I used my slider door in the kitchen, but you can use any window in your house. Wash it first so there isn't any grime, and make sure to think what picture you're going to paint. We did a rainbow because that's the #LetsAllBeWell thing that is sweeping across Europe. Our rainbow on our window is a sign of hope for all of us as we are staying inside, and staying well.
Paint a simple rainbow, or go ahead an paint a whole mural...either way, paint! And have fun! Let the kids dip their hands in the mixed paint and have them put their handprints all over the windows. Get creative, the dishsoap will allow an easier removal when you want to wash it off later.
7. Make a blanket fort
Growing up, one of my favorite things to do with my younger brother was to make forts. Either out of stools/chairs and blankets, or sofa cushions and blankets. Then we would watch movies and eat popcorn while we laid inside, or we filled it with pillows and blankets and read books or told stories...or we even played house.
I think no matter what age you are, forts are fun for all. Again, bring out your creative side and have fun. It doesn't have to look perfect. You can tell the kids it's a castle and they are the king and queen and their imaginations will just run wild. That's what it's all about.
8. Handprints on canvases
If you happen to have small canvases, use those, otherwise paper works well. Take some paint, acrylic or finger paint works best, and put small amounts around the canvas/paper and give the kids a brush. Tell them they can use their hands or their fingers and you want them to create a painting for you.
Mine decided to just use their hands and shmear it everywhere, and then I used their painted hands on a blank canvas where I put my own handprint and theirs overlapping mine. I’m going to probably write: "They add color into my world." over it in cursive.
9. Random act of kindness
I know the 6 foot social distancing rule is in play right now, but you can still do random acts of kindness for others. You can paint your window with a happy picture for people to see as they walk by your house, or tape a note to your mailbox to thank your postman for working so hard, or leave fresh cut flowers on your neighbors deck. You can also video a friend or family member just to say hi and check in, or send someone a prayer or a "just thinking of you" text, maybe even a photo.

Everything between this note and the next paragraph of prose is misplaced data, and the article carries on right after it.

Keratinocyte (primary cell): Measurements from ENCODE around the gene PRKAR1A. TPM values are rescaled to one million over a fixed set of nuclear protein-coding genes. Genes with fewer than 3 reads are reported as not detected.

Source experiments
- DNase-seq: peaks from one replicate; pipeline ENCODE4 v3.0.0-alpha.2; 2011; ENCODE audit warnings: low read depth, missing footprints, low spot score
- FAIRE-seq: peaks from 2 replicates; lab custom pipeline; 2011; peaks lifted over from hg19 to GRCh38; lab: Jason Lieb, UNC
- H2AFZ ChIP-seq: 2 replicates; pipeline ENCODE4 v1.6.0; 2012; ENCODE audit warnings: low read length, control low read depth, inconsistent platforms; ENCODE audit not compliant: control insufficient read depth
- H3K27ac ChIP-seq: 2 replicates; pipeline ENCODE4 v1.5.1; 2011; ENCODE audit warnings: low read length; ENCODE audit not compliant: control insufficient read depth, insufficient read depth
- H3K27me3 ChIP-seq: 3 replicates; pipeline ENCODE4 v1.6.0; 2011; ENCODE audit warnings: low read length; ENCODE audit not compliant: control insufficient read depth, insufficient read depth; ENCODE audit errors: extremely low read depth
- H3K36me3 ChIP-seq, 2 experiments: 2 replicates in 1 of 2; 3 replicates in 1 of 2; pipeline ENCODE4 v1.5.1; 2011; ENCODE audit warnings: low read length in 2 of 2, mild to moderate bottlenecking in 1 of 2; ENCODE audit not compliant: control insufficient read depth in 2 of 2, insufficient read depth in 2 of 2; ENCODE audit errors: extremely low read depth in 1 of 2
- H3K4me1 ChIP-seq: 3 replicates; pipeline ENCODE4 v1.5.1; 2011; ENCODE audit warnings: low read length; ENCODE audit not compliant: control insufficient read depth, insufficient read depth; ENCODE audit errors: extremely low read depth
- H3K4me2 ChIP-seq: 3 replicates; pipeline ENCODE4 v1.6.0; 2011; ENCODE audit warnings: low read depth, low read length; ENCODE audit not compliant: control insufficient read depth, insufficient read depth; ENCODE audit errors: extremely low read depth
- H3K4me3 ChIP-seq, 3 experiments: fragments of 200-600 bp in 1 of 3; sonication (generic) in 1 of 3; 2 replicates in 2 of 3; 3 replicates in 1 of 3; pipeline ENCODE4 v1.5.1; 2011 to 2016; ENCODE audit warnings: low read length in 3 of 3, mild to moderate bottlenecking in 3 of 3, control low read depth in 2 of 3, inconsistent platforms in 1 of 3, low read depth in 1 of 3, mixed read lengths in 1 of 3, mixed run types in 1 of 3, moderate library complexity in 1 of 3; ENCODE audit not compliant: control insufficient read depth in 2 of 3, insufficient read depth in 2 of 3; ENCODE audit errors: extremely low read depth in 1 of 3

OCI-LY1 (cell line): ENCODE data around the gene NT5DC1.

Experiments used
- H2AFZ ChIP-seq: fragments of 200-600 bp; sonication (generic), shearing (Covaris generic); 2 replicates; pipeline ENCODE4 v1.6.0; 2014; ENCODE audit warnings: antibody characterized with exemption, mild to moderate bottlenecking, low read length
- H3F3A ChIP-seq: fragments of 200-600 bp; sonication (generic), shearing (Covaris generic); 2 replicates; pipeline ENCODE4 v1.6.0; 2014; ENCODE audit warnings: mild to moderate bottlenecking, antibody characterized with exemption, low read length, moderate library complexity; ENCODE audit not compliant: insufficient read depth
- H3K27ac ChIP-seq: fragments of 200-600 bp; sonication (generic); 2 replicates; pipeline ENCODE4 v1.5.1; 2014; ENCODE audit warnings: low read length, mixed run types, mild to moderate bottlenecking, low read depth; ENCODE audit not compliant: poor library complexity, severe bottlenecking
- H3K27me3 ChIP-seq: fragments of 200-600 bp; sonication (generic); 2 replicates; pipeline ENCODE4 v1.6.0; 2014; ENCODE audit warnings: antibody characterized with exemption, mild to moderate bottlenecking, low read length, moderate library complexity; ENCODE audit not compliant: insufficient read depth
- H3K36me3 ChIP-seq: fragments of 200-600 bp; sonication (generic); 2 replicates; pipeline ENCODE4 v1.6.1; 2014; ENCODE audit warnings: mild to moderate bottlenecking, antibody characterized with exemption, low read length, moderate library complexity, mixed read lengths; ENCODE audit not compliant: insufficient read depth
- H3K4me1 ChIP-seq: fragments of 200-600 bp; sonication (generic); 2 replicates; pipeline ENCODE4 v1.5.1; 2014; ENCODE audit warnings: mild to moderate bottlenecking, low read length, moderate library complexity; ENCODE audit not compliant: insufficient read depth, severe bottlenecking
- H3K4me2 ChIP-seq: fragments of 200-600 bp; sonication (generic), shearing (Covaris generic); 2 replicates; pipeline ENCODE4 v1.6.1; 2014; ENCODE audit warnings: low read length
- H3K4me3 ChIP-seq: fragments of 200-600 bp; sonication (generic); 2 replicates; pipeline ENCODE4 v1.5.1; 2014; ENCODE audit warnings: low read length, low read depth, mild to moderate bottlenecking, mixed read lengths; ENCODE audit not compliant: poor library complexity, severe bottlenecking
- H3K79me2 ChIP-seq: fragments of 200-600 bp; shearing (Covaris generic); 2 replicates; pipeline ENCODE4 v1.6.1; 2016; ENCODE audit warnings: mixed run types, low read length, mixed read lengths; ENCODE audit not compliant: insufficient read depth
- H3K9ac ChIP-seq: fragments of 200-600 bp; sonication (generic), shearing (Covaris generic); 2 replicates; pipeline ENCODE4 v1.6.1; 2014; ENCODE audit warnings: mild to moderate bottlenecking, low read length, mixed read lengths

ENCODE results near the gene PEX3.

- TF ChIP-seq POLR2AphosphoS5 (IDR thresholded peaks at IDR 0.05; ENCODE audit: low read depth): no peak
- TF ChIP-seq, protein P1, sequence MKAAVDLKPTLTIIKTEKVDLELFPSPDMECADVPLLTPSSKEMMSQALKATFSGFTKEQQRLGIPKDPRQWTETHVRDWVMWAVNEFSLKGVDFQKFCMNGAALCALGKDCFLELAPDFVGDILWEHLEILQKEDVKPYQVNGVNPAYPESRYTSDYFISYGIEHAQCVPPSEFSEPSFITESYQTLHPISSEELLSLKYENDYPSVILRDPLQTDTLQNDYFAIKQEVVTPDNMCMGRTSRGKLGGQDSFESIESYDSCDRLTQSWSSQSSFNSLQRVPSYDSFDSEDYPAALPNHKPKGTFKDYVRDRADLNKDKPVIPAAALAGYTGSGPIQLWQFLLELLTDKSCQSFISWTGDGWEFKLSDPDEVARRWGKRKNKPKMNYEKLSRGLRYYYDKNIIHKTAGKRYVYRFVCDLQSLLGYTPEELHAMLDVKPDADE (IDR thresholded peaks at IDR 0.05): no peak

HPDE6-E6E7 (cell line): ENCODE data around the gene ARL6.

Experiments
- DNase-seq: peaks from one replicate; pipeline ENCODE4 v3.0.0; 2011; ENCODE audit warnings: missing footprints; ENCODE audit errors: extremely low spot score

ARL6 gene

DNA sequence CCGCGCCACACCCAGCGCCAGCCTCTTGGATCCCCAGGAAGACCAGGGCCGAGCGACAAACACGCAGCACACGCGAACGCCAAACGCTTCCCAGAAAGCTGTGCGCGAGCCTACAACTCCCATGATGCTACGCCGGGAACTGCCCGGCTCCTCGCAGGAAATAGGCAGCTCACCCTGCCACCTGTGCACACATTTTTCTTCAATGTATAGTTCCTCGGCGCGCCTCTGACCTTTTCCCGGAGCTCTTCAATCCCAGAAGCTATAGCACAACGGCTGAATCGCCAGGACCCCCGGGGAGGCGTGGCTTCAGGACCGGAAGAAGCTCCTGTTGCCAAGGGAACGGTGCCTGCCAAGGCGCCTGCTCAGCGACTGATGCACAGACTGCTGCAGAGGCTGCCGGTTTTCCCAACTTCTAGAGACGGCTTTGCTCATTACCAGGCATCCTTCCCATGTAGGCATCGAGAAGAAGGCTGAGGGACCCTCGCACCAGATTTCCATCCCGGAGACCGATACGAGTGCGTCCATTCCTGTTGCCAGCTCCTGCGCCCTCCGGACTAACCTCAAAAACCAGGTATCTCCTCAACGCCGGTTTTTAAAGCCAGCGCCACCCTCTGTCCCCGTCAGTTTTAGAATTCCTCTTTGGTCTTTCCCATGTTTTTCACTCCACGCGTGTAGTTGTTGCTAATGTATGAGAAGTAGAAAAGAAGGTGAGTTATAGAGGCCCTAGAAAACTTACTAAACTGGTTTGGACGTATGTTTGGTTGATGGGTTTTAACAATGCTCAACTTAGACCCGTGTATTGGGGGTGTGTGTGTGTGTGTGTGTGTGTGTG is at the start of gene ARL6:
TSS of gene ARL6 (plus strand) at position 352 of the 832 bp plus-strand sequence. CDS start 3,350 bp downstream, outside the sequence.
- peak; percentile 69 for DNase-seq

Anything simple that won't pass possible germs to another person, that will make someone else smile, do it. A lot of people need smiles and kindness and joy these days.
10. Be creative in the kitchen
Cooking and baking are essential, because we all still have to eat. So why not get creative? Find new recipes or make an old one you used to love. Call up grandma and ask her for that one cookie recipe that's been passed down through generations. Experiment with the ingredients you have in your cupboard and you might be surprised when you create a new staple dish for your family.
The kids really love it when I spend extra time in the morning making them "fun food"...sometimes it's teddy bear toast or a sea-life scene. Use whatever you have in the house that could resemble something the kids would think is fun, using waffles or pancakes or toast as the main "body" part.
And we happen to have a stash of boxed cake mixes and brownie mixes and tons of freezer food we haven't used yet. Now is the time. Make a cake just because or celebrate someone's birthday even though you can't be with them. Use up that ground beef in a few different dishes. Teach the kids to cook nice meals.
These times are hard, but don't forget to be grateful for what you still have.
And don't forget that mental health is so important, so make sure to look after yours by practicing self-care everyday, even if that just means being still and taking deep breaths and letting go of things you can't control.
We will all get through this together, by staying home, staying kind, staying safe and staying sane.